If you’ve been feeling palpitations when your fingertips are against your neck, this can mean more than one situation internally.

“Pulsations in the neck during palpitations are either secondary to rapid filling of the carotid artery, or from pulsations of the internal jugular vein,” says Michael Hoosien, MD, MSc, a cardiac electrophysiologist with Piedmont Heart Hospital in Atlanta, GA.

“This is a common occurrence during many abnormal heart rhythms, and is not necessarily indicative of a dangerous arrhythmia,” continues Dr. Hoosien.

Nevertheless, it is not wise to obsessively feel what’s going on under the skin of your neck and let your imagination fly wild.

“Specific pulsatile patterns of the internal jugular vein could be a sign of ventricular tachycardia, which is often considered a more dangerous type of heart rhythm abnormality,” says Dr. Hoosien.

What is ventricular tachycardia?

Also known as “V-tach,” abnormal electrical signals make the heart beat abnormally fast — exceeding 100 beats/minute.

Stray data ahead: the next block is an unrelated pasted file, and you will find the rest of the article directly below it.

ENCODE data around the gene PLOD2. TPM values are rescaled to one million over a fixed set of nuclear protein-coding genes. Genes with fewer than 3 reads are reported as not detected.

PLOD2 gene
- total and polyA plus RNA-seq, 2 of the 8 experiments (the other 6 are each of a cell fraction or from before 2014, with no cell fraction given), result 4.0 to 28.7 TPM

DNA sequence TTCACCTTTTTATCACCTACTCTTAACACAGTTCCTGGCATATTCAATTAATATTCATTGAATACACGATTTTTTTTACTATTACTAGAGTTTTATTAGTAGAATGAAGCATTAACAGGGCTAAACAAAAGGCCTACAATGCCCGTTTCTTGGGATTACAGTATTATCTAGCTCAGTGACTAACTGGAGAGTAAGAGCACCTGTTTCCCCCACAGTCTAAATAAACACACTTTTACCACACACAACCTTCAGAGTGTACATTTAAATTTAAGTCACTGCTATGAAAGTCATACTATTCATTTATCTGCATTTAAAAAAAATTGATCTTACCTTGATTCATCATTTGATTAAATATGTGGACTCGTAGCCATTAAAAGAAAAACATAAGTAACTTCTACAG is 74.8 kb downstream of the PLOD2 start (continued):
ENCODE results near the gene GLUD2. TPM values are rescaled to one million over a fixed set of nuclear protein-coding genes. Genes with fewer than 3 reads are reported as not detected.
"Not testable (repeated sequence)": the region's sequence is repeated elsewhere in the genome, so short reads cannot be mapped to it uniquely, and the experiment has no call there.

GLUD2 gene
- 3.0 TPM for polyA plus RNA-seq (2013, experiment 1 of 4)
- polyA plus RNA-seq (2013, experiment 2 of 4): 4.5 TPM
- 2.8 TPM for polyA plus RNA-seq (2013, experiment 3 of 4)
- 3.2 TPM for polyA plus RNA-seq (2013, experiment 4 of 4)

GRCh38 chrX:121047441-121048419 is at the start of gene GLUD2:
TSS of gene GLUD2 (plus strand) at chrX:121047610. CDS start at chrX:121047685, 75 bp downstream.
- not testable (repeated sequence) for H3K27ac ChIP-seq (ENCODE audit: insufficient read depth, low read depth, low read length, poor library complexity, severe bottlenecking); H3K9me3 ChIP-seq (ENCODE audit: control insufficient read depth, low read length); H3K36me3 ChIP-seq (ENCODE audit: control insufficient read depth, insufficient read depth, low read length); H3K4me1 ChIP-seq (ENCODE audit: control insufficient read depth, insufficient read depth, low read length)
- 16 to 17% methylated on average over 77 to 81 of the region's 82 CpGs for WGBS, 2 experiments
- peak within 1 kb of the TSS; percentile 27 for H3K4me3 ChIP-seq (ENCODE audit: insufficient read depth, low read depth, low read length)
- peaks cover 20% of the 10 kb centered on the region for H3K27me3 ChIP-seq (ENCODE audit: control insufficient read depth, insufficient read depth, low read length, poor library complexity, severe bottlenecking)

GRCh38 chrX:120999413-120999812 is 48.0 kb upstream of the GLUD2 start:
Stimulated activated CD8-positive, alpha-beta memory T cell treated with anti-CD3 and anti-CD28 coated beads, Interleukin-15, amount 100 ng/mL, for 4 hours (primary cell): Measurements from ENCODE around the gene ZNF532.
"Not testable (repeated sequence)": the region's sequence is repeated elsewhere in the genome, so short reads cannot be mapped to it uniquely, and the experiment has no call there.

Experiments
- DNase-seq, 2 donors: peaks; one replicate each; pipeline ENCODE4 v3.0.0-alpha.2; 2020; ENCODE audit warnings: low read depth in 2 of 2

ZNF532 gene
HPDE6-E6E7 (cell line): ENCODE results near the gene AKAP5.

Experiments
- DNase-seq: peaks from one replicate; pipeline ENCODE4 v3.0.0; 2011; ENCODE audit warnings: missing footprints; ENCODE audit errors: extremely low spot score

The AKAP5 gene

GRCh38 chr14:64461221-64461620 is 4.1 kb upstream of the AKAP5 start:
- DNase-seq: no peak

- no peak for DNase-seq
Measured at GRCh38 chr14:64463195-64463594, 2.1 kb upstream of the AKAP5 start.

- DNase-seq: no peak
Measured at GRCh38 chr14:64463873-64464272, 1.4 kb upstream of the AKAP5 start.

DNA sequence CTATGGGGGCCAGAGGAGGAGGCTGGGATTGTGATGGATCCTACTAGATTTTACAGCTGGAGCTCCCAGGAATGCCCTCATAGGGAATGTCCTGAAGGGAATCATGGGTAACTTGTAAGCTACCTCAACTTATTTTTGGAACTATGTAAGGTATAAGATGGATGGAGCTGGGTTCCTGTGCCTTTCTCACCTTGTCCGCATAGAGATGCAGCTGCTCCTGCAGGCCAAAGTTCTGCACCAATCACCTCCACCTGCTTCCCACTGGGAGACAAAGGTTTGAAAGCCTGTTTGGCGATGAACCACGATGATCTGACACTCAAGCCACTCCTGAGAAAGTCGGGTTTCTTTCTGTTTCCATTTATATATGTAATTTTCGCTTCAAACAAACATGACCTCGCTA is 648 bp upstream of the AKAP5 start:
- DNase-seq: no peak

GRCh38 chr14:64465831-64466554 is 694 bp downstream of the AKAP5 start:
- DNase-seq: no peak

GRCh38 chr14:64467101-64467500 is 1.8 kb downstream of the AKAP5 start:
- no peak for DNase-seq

The beating is out of synch with the heart’s upper chambers. The may cause inadequate filling of the heart before each beat.

This arrhythmia might last only a few seconds and doesn’t always cause symptoms. It’s more likely to produce symptoms when it lasts longer.

These include feeling dizzy or lightheaded, feeling palpitations or even passing out.

What makes V-tach expecially dangerous is that it can cause sudden cardiac arrest.

However, sudden cardiac arrest from V-tach usually happens in those with other cardiac disorders such as a prior heart attack

Dr. Hoosien continues, “That being said, it would be difficult for an individual patient to identify this physical finding — it would require a trained medical provider.”

A cardiologist who specializes in the electrical activity of the heart is an electrophysiologist.

This is the specialist you’ll want to see to find out why you’re feeling what you believe are palpitations in your neck.

Dr. Hoosien treats patients with heart arrhythmias and has a special interest in catheter ablation of atrial fibrillation, management of ventricular and supraventricular tachycardia, and cardiac resynchronization therapy.
Lorra Garrick has been covering medical, fitness and cybersecurity topics for many years, having written thousands of articles for print magazines and websites, including as a ghostwriter. She’s also a former ACE-certified personal trainer.